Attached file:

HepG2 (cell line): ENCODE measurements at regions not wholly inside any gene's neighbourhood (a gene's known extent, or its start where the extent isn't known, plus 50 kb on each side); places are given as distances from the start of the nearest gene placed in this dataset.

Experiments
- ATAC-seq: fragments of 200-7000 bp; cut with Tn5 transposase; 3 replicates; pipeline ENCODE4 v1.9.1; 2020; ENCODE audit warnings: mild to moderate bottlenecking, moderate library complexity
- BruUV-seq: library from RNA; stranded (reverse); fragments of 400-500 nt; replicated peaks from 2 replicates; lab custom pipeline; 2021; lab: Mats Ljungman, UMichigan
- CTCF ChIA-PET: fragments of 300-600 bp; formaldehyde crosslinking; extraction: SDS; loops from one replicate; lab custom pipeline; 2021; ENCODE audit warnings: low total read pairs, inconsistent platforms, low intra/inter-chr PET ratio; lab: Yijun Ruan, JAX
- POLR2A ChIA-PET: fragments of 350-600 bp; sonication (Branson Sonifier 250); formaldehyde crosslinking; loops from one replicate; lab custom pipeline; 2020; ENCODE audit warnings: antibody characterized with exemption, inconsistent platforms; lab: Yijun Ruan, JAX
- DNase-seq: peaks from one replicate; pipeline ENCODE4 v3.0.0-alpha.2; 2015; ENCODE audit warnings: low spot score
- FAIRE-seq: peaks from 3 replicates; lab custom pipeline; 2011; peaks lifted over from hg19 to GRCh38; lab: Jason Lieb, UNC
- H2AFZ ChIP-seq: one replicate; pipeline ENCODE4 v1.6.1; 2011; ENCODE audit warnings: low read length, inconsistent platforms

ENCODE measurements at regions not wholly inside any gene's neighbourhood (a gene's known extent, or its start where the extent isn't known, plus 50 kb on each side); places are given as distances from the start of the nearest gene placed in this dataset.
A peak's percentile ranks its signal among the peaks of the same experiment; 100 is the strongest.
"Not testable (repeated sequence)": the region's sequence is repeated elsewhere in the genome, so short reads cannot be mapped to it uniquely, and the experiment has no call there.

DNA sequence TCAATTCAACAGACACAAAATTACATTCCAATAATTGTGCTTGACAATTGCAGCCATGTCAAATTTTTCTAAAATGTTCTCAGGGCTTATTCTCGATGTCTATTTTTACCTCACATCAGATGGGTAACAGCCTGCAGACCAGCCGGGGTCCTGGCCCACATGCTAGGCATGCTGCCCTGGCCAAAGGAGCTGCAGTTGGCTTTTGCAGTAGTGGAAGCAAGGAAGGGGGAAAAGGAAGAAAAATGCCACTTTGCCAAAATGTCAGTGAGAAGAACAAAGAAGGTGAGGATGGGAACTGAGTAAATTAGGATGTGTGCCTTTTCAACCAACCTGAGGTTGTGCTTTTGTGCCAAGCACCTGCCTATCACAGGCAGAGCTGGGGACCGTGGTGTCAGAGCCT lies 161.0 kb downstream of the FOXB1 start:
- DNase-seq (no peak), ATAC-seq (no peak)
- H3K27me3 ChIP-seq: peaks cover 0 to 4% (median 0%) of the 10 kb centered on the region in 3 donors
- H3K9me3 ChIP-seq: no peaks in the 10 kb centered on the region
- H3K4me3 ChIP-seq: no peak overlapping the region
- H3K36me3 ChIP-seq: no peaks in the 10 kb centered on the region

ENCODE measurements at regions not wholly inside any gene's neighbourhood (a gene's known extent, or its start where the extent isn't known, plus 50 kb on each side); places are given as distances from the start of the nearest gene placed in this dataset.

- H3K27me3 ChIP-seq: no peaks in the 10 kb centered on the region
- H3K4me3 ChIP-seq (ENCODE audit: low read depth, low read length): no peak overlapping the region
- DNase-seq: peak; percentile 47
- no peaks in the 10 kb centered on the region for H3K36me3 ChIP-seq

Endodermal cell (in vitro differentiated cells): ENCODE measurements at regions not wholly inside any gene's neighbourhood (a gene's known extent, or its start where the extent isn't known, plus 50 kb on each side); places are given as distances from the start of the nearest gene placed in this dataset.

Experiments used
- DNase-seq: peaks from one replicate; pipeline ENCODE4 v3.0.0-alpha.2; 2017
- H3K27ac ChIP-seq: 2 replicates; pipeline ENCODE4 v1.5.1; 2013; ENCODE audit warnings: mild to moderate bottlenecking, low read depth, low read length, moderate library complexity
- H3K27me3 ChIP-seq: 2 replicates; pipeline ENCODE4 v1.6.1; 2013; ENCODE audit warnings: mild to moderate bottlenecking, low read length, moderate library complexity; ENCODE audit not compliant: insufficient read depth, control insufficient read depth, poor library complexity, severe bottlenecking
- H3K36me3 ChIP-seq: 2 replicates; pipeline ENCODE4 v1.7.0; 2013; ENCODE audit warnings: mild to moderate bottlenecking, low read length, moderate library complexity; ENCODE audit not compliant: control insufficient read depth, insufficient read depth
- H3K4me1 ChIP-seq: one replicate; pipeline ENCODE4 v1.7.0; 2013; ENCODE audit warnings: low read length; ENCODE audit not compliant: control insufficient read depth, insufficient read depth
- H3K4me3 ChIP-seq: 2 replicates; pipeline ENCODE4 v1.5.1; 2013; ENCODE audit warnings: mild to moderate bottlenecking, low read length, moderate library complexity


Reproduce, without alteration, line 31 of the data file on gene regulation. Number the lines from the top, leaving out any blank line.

- H3K4me3 ChIP-seq: 2 replicates; pipeline ENCODE4 v1.5.1; 2013; ENCODE audit warnings: mild to moderate bottlenecking, low read length, moderate library complexity